Gilead has 30 ongoing or planned clinical studies in oncology, including 10 Phase 3 studies. Idelalisib is the most advanced therapy, with indications including CLL (chronic lymphocytic leukemia) and NHL (non-Hodgkin's lymphoma). Results from this were presented at ASCO in May.

Gilead has four classes of kinase inhibitors under study: GS-9901 for PI3K; Momelotinib for JAK; GS-4059 for BTK; and Entospletinib for Syk. Since these target multiple signaling pathways Gilead is in a position to use them in combinations as therapies. However, the current clinical trials are as monotherapies, which helps establish safety parameters. Gilead is also pursuing collaborations with other companies. For instance Idelalisib will be combined with a checkpoint inhibitor from AstraZeneca (NYSE:AZN) for B-cell lymphoma and triple-negative breast cancer, starting later this year. There is also evidence that kinase inhibitors stimulate the immune system, so Gilead will be testing that out, and also branching out to treating solid tumors.

Momelotinib, the JAK inhibitor, will enter a phase 3 study later this year in front-line pancreatic cancer. In fact a swarm of studies of Momelotinib are being evaluated or planned for initiation, in addition to the Phase 1 trial for second-line pancreatic cancer currently underway.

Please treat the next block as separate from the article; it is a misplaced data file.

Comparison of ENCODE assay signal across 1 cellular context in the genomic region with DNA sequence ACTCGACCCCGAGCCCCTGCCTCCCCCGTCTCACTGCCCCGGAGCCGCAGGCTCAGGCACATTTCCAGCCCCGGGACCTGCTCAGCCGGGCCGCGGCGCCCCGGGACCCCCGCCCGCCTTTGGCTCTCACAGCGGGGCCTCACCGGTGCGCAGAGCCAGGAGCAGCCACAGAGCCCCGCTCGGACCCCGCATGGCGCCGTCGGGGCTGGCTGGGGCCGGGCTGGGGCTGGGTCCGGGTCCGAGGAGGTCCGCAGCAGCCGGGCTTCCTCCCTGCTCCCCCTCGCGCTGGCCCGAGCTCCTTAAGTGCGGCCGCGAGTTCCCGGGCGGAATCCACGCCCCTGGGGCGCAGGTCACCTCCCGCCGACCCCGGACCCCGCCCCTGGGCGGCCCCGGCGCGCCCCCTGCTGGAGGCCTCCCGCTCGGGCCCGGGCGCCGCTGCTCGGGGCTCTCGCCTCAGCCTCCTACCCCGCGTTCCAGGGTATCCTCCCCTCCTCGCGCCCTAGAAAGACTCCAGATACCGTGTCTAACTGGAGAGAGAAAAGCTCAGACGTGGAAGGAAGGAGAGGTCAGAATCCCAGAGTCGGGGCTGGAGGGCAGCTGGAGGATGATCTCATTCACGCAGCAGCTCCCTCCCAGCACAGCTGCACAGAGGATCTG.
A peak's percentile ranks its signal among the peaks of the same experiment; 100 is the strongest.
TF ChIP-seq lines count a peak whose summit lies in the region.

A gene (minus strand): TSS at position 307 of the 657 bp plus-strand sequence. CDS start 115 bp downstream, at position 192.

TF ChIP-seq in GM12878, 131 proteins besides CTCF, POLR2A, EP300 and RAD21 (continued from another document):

Finally, the Phase 1 study of GS-5745 was so successful that Gilead is moving directly to a Phase 3 study for gastric cancer, likely to begin in Q3.

Recent development

On May 31, 2015 Gilead announced that Zydelig decreased the risk of disease progression in 73% of subjects in a Phase 3 trial for previously-treated CLL patients. Zydelig was approved in July 2014 for relapsed CLL, follicular B-cell non-Hodgkin lymphoma, and SLL (small lymphocytic lymphoma), and recorded revenue of $26 million in Q1.

And the Point Is …

Does all that seem overwhelming? That is just a summation. An entire article could be written about the potential value of each of the therapies mentioned above.

The take away is Gilead earnings are going to continue to expand for the conceivable future. Quarter by quarter Gilead's exact market share and pricing in the HCV market may seem important, but the big picture is it will take a couple of decades to eradicate HCV and hence that profit stream. In the meantime Gilead will continue to bring new non-HCV drugs to market.